The Sharing of a Secret
Brave though I am, releasing my story into the world to be judged and picked apart, I have been more scared about my daughter reading my story, and the impact it could have on her. She is nearly fifteen, but I am certain this is not her first time on this planet. But still, it is a mother’s job to protect their child from the evil that exists in this world. As a mom, especially a mom with a background of severe abuse, it is a top priority for me to ensure my children have a childhood that is the polar opposite to the one I endured growing up. And for nearly fifteen years, I did just that. And my biggest challenge was the balancing act between not being over protective and paranoid for their safety, and at the same time remaining vague and busting my ass to protect them from the darkness of my past. I never wanted them to know what happened to me.
I have always been very selective with whom I share that part of my life with – until last year when I decided I needed to come forward with my story to be a point of light for so many souls still struggling in the dark. I am very proud of the body of work I am releasing into the world. But I am also aware that people can be cruel and I will be judged. This terrified me for selfish reasons (nobody likes to be torn apart by insensitive, ignorant people) but it mostly worried me for my girls…until last night.
I lost all fear of that after writing in the very first copy of my book as I handed it over to my daughter. I don’t even know why, but as soon as I wrote what I did, I knew she would get it. And this foreign feeling of comfort seeped into my bones. (Don’t get me wrong, I still felt like I was gonna have a heart attack after releasing it to her) She then went upstairs to bed to begin reading it. A few minutes later I was alerted that she had tagged me in a facebook post (she’s 15, so as you can imagine, this never happens!)
Her words have humbled me beyond measure, made me proud, made me ugly cry and marvel at the young woman she is becoming. And as a result of this, has made me more driven than ever and ready to own my story so that others may do the same.
Although relieved, I still remained wide awake in bed as the time ticked on and I tried to imagine what part she was up to and hoped she was ok. Just after 11pm I caved in and sent her a quick text asking if she was alright. She said that she had just come across a shocking bit. I took a deep breath and replied, “End of chapter three?” She said, “Yup. But I am ok.” I believed her, mostly because I had to and for years I knew that she wondered and her questions were finally being answered. I owed her that much. We never spoke about him. She may have asked about him half a dozen times when she was really little, but I just instinctively dismissed it and moved on to better topics… anything really. I can’t even recall how I would have gotten out of it. She has been a switched on kid from the moment she was born. My change in demeanour, perhaps the terror in my eyes I tried unsuccessfully to mask. But whatever the explanation, she knew not to push it further. And so for years, we left it. An unspoken topic. The elephant in the room that neither one of us dared to address.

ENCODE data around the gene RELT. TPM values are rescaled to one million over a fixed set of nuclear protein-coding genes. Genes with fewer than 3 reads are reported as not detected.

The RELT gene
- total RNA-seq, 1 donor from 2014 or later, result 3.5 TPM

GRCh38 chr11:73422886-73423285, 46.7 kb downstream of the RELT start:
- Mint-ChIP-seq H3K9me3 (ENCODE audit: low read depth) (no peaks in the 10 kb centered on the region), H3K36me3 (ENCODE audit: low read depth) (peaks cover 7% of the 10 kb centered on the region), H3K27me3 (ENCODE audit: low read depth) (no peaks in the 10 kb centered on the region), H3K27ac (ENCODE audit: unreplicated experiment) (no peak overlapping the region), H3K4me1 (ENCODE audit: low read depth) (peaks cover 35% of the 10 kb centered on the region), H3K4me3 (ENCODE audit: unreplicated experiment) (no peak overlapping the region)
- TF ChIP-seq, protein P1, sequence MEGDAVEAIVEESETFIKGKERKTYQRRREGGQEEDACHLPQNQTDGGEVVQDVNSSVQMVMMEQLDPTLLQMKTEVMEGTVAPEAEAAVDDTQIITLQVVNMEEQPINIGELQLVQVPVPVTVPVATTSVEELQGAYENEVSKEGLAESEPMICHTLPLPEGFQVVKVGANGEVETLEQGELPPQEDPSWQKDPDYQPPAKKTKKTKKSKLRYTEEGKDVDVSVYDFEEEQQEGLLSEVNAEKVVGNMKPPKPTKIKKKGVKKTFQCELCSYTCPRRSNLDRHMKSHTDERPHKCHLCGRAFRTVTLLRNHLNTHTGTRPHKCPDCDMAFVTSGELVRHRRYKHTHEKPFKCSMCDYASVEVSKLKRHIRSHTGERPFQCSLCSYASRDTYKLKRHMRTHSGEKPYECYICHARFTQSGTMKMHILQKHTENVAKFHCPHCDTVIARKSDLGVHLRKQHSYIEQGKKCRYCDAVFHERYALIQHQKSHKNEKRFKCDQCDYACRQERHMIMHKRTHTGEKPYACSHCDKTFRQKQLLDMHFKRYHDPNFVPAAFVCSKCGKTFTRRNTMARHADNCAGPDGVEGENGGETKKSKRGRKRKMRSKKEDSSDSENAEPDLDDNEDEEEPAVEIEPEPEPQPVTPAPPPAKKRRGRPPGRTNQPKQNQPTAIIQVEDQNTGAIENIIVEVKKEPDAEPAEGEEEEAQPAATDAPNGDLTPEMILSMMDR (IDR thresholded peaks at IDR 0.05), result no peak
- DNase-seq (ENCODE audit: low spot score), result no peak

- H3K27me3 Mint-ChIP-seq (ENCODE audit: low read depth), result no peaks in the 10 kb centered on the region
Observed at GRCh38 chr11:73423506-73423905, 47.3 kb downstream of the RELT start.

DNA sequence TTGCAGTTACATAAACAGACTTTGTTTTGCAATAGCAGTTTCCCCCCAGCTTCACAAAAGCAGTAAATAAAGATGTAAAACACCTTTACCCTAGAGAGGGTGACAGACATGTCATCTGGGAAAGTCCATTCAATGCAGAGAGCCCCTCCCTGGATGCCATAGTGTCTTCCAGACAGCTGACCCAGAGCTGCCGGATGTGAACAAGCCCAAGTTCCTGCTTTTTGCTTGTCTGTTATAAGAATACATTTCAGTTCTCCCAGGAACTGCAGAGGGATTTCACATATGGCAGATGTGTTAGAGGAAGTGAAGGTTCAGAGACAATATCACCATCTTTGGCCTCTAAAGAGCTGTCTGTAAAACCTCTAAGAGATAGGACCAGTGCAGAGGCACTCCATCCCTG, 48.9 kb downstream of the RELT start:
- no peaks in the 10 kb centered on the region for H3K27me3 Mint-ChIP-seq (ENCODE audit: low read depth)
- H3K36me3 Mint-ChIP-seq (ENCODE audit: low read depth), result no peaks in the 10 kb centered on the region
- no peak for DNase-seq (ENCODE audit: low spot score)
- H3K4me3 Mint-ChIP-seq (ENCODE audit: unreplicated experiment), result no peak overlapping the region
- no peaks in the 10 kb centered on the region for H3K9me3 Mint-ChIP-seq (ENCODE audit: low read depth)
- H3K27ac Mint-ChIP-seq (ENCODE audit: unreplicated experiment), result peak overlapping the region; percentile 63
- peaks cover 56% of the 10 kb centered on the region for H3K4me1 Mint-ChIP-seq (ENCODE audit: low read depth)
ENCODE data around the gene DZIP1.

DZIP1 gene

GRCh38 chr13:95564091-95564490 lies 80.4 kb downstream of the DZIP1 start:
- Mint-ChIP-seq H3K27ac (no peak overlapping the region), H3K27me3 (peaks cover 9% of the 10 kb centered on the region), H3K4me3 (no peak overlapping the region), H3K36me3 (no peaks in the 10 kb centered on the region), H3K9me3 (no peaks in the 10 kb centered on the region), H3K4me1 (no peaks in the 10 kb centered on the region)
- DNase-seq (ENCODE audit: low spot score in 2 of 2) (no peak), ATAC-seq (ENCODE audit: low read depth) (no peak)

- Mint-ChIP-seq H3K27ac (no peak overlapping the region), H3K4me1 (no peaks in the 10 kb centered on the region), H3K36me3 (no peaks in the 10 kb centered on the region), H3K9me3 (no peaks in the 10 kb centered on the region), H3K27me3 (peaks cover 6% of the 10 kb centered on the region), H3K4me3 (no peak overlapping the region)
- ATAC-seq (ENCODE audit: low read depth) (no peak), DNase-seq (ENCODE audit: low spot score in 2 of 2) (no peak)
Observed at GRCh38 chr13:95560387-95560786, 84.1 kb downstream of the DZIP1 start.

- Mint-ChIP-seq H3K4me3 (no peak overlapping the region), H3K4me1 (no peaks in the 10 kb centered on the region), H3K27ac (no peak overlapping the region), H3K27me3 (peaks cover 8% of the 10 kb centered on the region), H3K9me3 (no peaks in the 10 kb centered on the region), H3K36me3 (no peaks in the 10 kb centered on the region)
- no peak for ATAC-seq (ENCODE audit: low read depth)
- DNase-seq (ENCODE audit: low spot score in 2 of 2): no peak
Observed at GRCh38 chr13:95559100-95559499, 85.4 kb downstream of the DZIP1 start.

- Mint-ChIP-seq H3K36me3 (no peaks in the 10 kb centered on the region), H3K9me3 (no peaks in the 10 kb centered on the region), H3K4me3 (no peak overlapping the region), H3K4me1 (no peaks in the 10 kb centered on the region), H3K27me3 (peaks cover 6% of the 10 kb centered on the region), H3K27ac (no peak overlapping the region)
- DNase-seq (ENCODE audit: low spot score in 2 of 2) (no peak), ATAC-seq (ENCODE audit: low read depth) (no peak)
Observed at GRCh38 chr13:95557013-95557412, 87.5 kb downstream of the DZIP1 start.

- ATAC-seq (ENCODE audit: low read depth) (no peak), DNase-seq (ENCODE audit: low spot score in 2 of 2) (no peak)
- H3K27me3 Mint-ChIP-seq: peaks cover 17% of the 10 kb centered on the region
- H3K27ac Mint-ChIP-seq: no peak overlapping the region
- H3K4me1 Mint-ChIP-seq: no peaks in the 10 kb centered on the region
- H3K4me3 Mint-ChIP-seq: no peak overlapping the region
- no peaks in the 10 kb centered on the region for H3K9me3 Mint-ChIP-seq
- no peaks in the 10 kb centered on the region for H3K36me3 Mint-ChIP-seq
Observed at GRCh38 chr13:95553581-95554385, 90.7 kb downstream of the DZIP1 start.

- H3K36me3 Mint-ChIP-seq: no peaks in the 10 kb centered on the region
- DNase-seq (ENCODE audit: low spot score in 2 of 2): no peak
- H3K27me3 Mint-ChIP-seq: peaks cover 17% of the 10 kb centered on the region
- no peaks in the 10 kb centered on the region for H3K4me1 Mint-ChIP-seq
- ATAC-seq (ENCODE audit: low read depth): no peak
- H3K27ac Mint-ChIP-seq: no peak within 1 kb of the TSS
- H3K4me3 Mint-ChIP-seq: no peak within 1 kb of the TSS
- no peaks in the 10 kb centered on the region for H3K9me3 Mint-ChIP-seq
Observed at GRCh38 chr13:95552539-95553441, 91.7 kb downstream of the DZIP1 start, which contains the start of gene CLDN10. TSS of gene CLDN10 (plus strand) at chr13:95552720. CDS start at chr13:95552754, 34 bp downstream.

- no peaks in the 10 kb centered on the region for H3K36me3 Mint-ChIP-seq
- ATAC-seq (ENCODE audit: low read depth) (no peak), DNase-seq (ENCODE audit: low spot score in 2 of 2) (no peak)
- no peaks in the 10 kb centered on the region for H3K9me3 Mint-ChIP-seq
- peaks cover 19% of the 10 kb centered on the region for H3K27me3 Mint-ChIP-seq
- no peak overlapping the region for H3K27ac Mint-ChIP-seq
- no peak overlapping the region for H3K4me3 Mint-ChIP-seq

The hours passed and my anxiety grew. 2 am – surely she was sleeping. As I lay in the dark, surrendering to my heavy lids, my phone lit up. It was three in the morning when her text came through. She had finished reading my entire book.
And she gets it! She, at nearly 15 years of age, had the ability to look beyond the darkness and into the light to receive the essence of my message. Something some adults haven’t been able to do. There have been some who haven’t been able to read my book because they find it too traumatising. My defensive response, although never verbalised was initially, “I am so sorry that my lived experience, which I have been painstakingly careful writing about, with the protection of the reader (and myself) in mind, has somehow been too difficult for you to digest. (sarcasm is my go to defensive comfort spot) But that isn’t fair for me to do, and so I try to be mindful and empathise with another’s shock or compassionate when all they can have for me is pity and they miss the whole point of my intended message because they get stuck on the detail.
But now, I can honestly say, I am no longer worried about how my book will be received by the public. Many will get it. Some will not. But nobody has the world as her audience. To be honest with you, the way I see it, I have already won. One of the 2 most important people in my life has put my mind at ease. So anything that happens after this… is all ok with me.